British universities should find more ways to contribute to UK’s economy, so that it can continue to compete with other advanced economies after Brexit
LONDON – The United Kingdom ranks around 22nd among countries in terms of population. Its economy is somewhere between the fifth- and seventh-largest in the world in terms of nominal GDP (in US dollars), which is comparable to the economies of India and France. In terms of wealth—that is, GDP adjusted for population—it ranks anywhere from 22nd to 30th.
It is not particularly easy for a national economy to be both big and also very wealthy. Many of the world’s wealthiest countries tend to be quite small in terms of population and nominal GDP. In fact, of the world’s 20 wealthiest countries, only around ten are also among the most populous. Chief among those is the United States, which currently leads the world in terms of nominal GDP and is among the world’s most populous and wealthiest countries. So the US does particularly well, and the UK also does quite well.
But whereas the US is home to 31 of the world’s top 100 universities, the UK is home to 16, including four of the top ten, according to the reputable QS World University Rankings. Given the UK’s smaller size, that is an impressive indicator. Moreover, four of the top 100 universities are located just in London. And, at 16 percent, the UK’s share of the top 100 universities is four times its share of global GDP.
It would seem that higher education is an area where the UK truly excels. And yet the UK’s impending withdrawal from the European Union could threaten this success. As many passionate advocates of British universities have pointed out, continued excellence in higher education after Brexit will depend on whether the UK still grants access to foreign students and non-native, world-class academics.
I share this concern, and I support all who are now calling on the government to exclude students from the net immigration numbers. It is hard to see how barring the world’s most promising young people can be squared with the “Leave” camp’s catchy but disingenuous promise of creating a “global Britain.”
Now, consider a few other findings from this year’s university rankings. Other than the US, Australia also stands out: though its economy is half the size of the UK’s, it has seven of the world’s top 100 universities. By contrast, many other countries with high levels of wealth and productivity are not recognized as bastions of higher education. Germany, for example, is among the world’s 20 most populous and 20 wealthiest countries, and it is easily in the top ten in terms of nominal GDP; but its highest-ranked university is 64th in the world, and it has only three institutions in the top 100.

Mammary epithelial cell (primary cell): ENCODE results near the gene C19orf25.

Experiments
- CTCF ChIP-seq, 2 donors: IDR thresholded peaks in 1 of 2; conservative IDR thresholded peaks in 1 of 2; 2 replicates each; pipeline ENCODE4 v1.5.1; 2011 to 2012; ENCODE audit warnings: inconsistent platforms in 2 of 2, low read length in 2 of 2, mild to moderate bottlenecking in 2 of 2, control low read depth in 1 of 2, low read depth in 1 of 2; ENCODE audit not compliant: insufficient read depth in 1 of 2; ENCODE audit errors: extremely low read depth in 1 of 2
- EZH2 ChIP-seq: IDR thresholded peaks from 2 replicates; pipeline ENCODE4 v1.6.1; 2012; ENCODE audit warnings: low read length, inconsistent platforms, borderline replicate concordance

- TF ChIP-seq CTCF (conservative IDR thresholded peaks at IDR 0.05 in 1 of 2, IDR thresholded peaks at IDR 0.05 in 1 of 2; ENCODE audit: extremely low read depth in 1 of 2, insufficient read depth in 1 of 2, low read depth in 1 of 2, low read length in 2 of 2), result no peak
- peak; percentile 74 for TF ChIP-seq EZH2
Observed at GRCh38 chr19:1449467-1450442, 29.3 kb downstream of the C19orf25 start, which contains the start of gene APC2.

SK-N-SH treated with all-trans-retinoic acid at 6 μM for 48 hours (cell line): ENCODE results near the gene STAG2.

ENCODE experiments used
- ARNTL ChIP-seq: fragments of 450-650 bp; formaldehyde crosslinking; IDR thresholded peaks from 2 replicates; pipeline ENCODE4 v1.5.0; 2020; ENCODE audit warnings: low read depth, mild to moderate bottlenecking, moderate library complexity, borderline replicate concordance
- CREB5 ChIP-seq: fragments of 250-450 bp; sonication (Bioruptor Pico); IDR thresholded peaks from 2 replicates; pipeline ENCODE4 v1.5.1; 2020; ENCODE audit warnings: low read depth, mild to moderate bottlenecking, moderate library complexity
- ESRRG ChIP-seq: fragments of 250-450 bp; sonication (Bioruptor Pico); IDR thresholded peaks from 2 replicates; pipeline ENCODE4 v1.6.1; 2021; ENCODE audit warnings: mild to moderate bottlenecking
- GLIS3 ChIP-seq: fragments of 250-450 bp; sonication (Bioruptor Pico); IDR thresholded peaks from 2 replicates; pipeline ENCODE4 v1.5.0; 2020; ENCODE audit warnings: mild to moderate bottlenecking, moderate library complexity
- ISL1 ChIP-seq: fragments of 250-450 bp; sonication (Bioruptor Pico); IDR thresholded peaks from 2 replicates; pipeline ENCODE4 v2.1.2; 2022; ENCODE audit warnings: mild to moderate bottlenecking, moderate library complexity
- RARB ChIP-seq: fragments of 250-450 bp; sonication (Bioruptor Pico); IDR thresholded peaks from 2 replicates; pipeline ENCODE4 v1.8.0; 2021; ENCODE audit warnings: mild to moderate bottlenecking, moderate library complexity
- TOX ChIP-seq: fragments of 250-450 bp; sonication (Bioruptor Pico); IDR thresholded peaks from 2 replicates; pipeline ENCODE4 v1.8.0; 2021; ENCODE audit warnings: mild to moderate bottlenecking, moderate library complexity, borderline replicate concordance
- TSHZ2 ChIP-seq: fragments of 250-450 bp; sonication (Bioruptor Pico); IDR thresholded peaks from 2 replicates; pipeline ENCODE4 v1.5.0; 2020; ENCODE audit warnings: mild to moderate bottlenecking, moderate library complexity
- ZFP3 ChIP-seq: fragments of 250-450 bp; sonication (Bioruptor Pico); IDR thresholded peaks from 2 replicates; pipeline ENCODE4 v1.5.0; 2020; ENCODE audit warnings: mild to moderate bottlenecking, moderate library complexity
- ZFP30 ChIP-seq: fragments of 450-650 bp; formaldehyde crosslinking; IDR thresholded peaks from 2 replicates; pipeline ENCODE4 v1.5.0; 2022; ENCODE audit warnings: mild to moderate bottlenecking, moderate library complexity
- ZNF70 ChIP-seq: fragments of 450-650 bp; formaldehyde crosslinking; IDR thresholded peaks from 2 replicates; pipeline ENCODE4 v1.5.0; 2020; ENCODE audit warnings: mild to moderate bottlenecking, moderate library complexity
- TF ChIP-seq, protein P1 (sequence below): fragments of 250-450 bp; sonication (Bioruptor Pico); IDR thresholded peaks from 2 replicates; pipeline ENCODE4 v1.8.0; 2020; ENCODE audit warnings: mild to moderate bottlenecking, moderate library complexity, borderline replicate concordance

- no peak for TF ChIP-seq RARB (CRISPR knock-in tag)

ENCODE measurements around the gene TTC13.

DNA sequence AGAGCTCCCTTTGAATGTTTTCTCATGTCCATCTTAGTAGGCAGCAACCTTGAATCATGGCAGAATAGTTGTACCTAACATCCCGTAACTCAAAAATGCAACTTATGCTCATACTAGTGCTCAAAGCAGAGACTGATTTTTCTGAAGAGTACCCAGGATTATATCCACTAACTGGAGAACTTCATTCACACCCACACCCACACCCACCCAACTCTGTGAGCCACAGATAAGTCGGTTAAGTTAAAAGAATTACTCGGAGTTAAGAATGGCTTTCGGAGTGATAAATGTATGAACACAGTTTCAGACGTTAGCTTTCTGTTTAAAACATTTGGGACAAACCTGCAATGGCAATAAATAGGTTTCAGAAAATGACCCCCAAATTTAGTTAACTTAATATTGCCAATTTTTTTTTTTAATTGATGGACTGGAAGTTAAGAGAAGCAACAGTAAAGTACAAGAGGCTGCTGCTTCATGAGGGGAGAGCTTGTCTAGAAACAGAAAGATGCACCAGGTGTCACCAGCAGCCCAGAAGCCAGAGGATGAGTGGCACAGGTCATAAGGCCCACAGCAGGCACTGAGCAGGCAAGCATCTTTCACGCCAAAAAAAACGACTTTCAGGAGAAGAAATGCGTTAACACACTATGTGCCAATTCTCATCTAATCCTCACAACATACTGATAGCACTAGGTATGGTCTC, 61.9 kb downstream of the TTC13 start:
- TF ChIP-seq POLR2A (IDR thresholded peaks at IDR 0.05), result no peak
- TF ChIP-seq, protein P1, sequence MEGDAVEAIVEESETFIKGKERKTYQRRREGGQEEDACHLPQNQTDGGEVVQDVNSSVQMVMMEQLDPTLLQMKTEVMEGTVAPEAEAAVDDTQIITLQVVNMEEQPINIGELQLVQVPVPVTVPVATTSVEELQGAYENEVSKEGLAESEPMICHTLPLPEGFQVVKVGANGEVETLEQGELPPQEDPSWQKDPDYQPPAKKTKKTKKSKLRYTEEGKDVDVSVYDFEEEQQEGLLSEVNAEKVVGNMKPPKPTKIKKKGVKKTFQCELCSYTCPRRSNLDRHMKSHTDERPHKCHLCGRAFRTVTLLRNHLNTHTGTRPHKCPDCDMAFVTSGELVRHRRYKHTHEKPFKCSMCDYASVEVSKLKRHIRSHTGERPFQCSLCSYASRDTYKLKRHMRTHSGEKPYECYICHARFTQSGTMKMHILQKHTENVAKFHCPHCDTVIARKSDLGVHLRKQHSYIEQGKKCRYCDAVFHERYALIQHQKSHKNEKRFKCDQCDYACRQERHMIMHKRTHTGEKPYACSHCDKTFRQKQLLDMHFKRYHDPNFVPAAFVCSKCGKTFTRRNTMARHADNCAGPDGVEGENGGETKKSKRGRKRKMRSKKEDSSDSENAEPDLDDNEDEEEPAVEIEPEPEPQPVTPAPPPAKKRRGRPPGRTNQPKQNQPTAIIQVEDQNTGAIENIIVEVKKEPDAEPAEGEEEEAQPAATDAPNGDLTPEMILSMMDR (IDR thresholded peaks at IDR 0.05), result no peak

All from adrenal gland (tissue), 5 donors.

These findings raise two key questions. First, if other countries can become more productive and wealthier than the UK without excelling in higher learning, is the UK failing to capitalize on other key growth drivers? And, second, could British universities themselves do more to drive productivity and wealth creation, by enhancing job opportunities and addressing labor-market failures in their own immediate vicinities?
The answer to the second question is surely yes. Many university leaders nowadays are under unfair pressure to maintain their institutions’ reputations for world-class research. And, to be sure, research is a key reason why so many British universities appear in the top-100 ranking. But for that success to continue, they will need to find more ways to contribute to the UK’s increasingly technology-driven economy, so that it can continue to compete with other advanced economies after Brexit.
Since conceiving the “northern powerhouse” plan under the previous government, I have continued to think that joint university-led efforts could do more to contribute to economic development in areas outside of London. To that end, eight leading institutions in the North of England—including the Universities of Manchester, Leeds, and Sheffield—have created the N8 Research Partnership to collaborate on research in key areas such as life sciences and robotics.
But such efforts should be expanded to address immediate economic needs in the surrounding region. Specifically, universities could play a crucial role in closing urgent education and skills gaps, by helping to prepare workers for the jobs of the twenty-first century.
Britain is the world’s recognized leader in top-class universities, and we need to ensure that Brexit does not change that fact. But we also need to push our universities to contribute more to the local and regional economies that host them. Otherwise, the damage from Brexit will be even worse than it already is.
Jim O’Neill, a former chairman of Goldman Sachs Asset Management and former Commercial Secretary to the UK Treasury, is Honorary Professor of Economics at Manchester University and former Chairman of the Review on Antimicrobial Resistance